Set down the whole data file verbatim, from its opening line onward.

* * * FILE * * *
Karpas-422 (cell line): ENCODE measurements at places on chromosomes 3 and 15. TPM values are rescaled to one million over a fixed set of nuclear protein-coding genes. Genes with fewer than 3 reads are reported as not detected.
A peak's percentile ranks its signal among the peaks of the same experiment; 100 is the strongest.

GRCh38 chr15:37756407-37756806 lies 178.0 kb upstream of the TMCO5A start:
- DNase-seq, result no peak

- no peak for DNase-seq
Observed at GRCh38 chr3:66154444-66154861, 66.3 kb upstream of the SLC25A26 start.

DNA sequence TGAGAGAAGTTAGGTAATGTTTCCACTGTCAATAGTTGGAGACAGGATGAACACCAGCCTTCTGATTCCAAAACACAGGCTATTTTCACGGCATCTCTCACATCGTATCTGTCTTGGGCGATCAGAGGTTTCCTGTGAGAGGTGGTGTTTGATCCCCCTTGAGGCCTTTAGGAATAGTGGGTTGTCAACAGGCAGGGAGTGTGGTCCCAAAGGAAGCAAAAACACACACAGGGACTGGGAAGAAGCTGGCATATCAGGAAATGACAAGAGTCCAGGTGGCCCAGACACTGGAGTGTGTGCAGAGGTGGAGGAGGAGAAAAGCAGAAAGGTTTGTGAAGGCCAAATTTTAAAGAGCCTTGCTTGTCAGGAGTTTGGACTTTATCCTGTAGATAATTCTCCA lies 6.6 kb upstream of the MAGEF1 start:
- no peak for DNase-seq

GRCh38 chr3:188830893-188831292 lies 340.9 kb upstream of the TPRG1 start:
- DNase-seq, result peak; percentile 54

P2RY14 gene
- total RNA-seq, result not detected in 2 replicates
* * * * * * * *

Karpas-422 (cell line): ENCODE measurements at places on chromosomes 3 and 15. TPM values are rescaled to one million over a fixed set of nuclear protein-coding genes. Genes with fewer than 3 reads are reported as not detected.
A peak's percentile ranks its signal among the peaks of the same experiment; 100 is the strongest.

GRCh38 chr15:37756407-37756806 lies 178.0 kb upstream of the TMCO5A start:
- DNase-seq, result no peak

- no peak for DNase-seq
Observed at GRCh38 chr3:66154444-66154861, 66.3 kb upstream of the SLC25A26 start.

DNA sequence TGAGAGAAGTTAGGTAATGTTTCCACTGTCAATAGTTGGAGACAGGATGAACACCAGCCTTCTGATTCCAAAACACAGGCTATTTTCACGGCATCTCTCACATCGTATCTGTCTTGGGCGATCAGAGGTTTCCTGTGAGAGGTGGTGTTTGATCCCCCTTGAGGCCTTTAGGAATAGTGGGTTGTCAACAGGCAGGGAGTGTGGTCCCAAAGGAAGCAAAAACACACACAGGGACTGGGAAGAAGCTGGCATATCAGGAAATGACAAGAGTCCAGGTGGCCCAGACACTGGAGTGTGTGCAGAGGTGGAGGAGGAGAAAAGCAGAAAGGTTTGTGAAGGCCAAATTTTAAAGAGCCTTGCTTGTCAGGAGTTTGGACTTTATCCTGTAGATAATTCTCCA lies 6.6 kb upstream of the MAGEF1 start:
- no peak for DNase-seq

GRCh38 chr3:188830893-188831292 lies 340.9 kb upstream of the TPRG1 start:
- DNase-seq, result peak; percentile 54

P2RY14 gene
- total RNA-seq, result not detected in 2 replicates